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    Modern production compilers are smart enough to recognize classic include guards the first time they read a header and then skip reprocessing that header (not even bothering to open it) when it is included again:

    % cat > test.hpp <<EOF
    #ifndef TEST_HPP
    #define TEST_HPP
    class foo {};
    #endif
    EOF
    %
    
    % cat > test.cpp <<EOF
    #include "test.hpp"
    #include "test.hpp"
    #include "test.hpp"
    #include "test.hpp"
    #include "test.hpp"
    int main() {}
    EOF
    %
    
    % strace -f g++ test.cpp |& grep test.hpp
    [pid 16400] read(3, "#include \"test.hpp\"\n#include \"te"..., 114) = 114
    [pid 16400] stat("test.hpp.gch", 0x7fff00a4beb0) = -1 ENOENT (No such file or directory)
    [pid 16400] openat(AT_FDCWD, "test.hpp", O_RDONLY|O_NOCTTY) = 4
    %
    
    % strace -f clang++ test.cpp |& grep test.hpp
    [pid 16410] pread64(3, "#include \"test.hpp\"\n#include \"te"..., 114, 0) = 114
    [pid 16410] openat(AT_FDCWD, "./test.hpp", O_RDONLY|O_CLOEXEC) = 3
    [pid 16410] readlink("/proc/self/fd/3", "/home/aek/temp/test.hpp", 4096) = 23
    %
    
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      Is #pragma once not enough? There are no numbers to show how much faster it is, to decide if it’s worth the price.

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        I think the justification is thoroughly out of date:

        http://doc.cat-v.org/bell_labs/pikestyle

        There’s a little dance involving #ifdef’s that can prevent a file being read twice, but it’s usually done wrong in practice - the #ifdef’s are in the file itself, not the file that includes it. The result is often thousands of needless lines of code passing through the lexical analyzer, which is (in good compilers) the most expensive phase.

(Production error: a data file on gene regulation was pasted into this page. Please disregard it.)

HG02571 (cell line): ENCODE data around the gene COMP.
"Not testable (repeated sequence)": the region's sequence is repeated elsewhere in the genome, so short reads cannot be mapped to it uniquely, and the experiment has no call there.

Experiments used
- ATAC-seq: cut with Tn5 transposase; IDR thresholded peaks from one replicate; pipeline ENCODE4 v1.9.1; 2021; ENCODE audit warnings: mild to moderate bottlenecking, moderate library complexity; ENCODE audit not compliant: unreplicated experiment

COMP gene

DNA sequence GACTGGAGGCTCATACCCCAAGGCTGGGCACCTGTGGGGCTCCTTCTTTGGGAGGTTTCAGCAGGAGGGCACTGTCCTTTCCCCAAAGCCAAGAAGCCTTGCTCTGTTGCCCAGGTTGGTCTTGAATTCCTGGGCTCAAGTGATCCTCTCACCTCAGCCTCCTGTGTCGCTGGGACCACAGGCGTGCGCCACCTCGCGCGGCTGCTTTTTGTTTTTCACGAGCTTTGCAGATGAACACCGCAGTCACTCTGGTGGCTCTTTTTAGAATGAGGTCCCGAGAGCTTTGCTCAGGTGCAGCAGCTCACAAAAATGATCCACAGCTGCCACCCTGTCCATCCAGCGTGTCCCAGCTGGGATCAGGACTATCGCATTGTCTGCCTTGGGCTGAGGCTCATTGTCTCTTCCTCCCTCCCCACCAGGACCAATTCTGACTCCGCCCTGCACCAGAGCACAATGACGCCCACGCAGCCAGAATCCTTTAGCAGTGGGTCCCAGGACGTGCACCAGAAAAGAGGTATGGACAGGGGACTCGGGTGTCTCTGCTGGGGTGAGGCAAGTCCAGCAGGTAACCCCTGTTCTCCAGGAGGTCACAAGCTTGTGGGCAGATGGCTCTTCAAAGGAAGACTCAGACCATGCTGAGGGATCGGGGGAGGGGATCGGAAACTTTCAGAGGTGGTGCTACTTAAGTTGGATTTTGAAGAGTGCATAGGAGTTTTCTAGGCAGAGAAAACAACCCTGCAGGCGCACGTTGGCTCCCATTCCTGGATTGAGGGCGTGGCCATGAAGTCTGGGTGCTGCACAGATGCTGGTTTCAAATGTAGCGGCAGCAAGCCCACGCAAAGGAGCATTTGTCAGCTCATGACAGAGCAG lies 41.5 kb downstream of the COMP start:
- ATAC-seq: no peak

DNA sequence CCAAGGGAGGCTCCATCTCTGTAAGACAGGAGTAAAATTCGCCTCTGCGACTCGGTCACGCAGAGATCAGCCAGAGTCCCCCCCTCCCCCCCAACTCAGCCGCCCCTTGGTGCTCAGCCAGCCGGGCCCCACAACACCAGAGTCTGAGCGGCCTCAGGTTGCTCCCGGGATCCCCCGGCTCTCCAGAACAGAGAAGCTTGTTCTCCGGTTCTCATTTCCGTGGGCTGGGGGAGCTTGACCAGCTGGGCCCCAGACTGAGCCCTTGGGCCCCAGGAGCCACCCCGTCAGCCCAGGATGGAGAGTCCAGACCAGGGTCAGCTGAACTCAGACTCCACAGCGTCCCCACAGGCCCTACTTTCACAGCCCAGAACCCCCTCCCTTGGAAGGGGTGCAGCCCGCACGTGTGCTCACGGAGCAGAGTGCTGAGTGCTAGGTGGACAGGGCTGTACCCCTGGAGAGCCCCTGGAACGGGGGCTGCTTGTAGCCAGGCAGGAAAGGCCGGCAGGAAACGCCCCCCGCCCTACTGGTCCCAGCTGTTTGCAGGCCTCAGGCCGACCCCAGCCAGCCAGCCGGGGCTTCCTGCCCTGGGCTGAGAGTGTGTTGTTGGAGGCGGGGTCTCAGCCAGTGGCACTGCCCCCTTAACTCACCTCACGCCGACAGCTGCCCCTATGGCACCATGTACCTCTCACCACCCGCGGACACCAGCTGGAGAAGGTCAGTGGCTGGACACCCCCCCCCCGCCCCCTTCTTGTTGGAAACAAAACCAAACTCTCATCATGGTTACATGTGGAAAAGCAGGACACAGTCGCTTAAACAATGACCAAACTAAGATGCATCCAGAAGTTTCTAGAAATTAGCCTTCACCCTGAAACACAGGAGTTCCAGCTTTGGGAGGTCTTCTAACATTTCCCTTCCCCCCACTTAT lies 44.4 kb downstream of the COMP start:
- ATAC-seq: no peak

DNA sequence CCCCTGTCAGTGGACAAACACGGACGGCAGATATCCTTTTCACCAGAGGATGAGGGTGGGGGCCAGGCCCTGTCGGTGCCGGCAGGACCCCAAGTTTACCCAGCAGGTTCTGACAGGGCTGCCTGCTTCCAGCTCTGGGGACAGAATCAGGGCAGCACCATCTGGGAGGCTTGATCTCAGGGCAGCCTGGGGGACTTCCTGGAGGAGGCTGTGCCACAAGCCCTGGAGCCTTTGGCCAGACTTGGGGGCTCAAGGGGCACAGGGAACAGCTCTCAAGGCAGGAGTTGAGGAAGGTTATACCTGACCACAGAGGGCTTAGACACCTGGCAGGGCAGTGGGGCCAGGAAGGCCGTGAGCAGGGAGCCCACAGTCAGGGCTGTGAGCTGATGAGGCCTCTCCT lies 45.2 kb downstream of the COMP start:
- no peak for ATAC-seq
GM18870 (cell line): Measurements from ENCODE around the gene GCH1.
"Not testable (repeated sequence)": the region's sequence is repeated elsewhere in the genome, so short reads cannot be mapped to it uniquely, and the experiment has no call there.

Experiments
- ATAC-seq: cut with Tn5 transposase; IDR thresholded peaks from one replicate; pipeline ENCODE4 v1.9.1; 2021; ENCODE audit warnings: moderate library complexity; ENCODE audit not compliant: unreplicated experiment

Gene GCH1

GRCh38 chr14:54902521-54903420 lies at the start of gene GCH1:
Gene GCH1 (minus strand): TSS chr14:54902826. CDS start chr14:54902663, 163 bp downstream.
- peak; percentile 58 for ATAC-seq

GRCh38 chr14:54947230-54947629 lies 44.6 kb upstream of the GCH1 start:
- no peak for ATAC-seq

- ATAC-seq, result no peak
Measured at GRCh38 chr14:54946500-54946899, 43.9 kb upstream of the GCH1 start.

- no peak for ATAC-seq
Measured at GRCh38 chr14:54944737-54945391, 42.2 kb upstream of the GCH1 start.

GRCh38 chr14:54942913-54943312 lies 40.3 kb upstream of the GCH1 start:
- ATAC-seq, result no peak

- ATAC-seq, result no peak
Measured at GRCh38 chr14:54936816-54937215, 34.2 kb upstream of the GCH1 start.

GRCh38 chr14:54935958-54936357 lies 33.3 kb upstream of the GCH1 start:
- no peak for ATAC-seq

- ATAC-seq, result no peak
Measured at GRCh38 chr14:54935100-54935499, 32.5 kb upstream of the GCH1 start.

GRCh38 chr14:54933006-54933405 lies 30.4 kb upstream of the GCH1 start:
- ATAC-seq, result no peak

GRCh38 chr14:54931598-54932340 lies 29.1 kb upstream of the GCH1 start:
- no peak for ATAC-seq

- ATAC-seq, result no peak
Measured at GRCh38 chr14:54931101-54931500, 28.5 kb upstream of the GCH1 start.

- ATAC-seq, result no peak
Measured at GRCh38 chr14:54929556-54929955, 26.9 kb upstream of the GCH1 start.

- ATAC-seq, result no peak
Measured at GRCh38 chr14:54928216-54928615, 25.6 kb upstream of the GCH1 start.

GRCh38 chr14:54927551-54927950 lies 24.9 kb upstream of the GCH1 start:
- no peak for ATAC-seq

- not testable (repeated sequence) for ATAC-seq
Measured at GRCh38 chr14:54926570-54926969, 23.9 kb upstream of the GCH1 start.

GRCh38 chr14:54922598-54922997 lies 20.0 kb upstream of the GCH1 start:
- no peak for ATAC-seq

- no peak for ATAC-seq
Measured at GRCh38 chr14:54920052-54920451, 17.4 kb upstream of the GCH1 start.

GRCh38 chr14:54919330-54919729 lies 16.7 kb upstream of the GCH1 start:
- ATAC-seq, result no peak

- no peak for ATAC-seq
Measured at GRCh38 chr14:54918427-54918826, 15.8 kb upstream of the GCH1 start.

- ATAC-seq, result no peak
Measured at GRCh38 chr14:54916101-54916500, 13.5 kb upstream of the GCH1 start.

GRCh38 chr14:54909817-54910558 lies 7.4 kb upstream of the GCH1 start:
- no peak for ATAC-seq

Modern preprocessors are extremely fast and optimized (e.g. with respect to string allocation)

        And even if they weren’t, neither pre-processing or lexing would dominate even a debug build (i.e. where the code gen phase is as fast as possible).

        Again I agree with another commenter that says this post lacks numbers.


        I just did a little test of #include <vector> duplicated in multiple headers. Then I use cc -E .. | wc -l to count lines.

        It doesn’t get duplicated, almost certainly because #pragma once works.

        And also I did a test of the traditional include guards in the header, and it works fine. The lines do NOT get duplicated and do NOT get passed to the lexer. The file gets opened and preprocessed, so you can technically save that. But again I’d like to see numbers.

        It’s weird to call it “a little dance involving #ifdefs” when I haven’t seen a codebase in 20 years that doesn’t do that, or something more modern. A lot has changed since this article was written.

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          This sounds like a thing which might be more convenient with some tooling support. Like you have a (partial) ordering over all .h files, the IDE knows about it, and if you type var foo = std::make_unique<Bar>() then the IDE automatically inserts #imports for <bar.h> and also all the headers that <bar.h> depends on, in the right order so that everything works out.

          …at which point you’ve invented like half of a proper import system, but oh well.

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            …at which point you’ve invented like half of a proper import system, but oh well.

            Maybe? Proper import system I think is an unsolved problem for languages with C++/Rust style of monomorphisation. Semantics-wise, Rust crate/module system is great (that’s my favorite feature apart from unsafe). But in terms of physical architecture (what the article talks about) it’s not so great.

            • There’s nothing analogous to pimpl/forward declaration, which significantly hamstrings separate compilation. C++ is better here.
            • Although parsing and typechecking of templates happens once, monomorphisation is repeated for every compilation unit, which bloats compile time and binary size in a big way.